Leaf Surface Electrostatics: Behavior of Detached Leaves of Beans, Maize, and Other Plants Under Natural Conditions. C. M. Leach, Professor, Department of Botany and Plant Pathology, Oregon State University, Corvallis 97331; J. D. Apple, graduate research assistant, Department of Botany and Plant Pathology, Oregon State University, Corvallis 97331. Phytopathology 74:704-709. Accepted for publication 1 March 1984. Copyright 1984 The American Phytopathological Society. DOI: 10.1094/Phyto-74-704.
To determine if leaves become charged under natural conditions, the electrical fields associated with leaf surfaces of beans (Phaseolus vulgaris) and maize (Zea mays) were measured over periods ranging from 1 to 5 days during both fine and unsettled weather. Electrical fields were measured with an electrostatic sensor (field mill) positioned 10 mm above adaxial leaf surfaces. Surfaces of leaves became charged, with average field intensities <500V cm-
1. The highest field intensity measured was 1,600V cm-
1. The size of electrostatic fields appeared to relate directly to changes of humidity and was also influenced by intensity of solar radiation. As relative humidity decreased, field intensities increased; conversely, as humidity increased, leaf surface charges were dissipated. Highest field intensities were recorded on warm, sunny, and dry days, and wind apparently had no effect. At night, when the humidity was high, leaves remained uncharged. During cloudy periods with rain, field intensities were small or nonexistent. Polarity of leaves was consistently positive on sunny, dry days; but on several cloudy days with intermittent rain, leaves were of mixed polarity and predominantly negative on one occasion. A direct comparison of electrical field intensities of beans and maize leaves over several 3- to 5-day periods revealed essentially identical behavior. Detached leaves of eight other plant species were also electrically charged under sunny, warm, and dry conditions. Field intensities for the eight species ranged from 100 to 400V cm-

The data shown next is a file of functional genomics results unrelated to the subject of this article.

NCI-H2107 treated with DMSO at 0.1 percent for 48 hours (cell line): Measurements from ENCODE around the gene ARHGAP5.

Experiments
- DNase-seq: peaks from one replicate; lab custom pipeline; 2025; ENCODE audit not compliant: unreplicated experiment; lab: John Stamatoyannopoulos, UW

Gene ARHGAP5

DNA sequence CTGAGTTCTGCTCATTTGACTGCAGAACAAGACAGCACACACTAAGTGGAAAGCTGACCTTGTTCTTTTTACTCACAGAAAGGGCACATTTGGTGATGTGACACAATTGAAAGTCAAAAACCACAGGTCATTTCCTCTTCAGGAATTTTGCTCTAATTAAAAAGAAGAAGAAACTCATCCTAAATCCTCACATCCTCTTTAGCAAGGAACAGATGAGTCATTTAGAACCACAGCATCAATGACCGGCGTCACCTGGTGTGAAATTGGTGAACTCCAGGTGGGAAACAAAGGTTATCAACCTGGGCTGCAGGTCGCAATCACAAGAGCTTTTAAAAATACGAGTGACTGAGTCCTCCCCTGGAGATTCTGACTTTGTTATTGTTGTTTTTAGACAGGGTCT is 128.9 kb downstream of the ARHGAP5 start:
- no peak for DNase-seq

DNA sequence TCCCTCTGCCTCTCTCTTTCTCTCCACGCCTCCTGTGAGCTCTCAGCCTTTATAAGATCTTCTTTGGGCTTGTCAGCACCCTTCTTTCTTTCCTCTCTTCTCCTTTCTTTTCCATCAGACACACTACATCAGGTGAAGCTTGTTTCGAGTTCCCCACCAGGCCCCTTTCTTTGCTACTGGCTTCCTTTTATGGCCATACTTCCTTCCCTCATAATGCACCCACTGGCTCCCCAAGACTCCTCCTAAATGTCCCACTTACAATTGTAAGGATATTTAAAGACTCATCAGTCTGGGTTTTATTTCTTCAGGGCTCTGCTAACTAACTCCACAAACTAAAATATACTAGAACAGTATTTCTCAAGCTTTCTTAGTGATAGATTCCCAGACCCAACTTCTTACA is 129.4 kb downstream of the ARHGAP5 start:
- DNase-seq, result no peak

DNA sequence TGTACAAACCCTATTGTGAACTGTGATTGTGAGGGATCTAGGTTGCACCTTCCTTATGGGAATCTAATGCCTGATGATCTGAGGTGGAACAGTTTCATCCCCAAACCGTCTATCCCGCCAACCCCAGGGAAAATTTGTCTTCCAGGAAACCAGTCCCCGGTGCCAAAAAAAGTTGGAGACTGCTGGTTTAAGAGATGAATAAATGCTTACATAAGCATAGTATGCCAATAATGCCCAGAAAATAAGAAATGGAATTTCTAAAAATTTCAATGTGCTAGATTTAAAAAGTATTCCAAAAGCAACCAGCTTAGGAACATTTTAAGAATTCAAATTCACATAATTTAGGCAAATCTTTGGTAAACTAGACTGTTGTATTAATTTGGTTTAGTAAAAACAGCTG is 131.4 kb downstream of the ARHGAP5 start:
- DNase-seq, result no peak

1, all with positive polarity.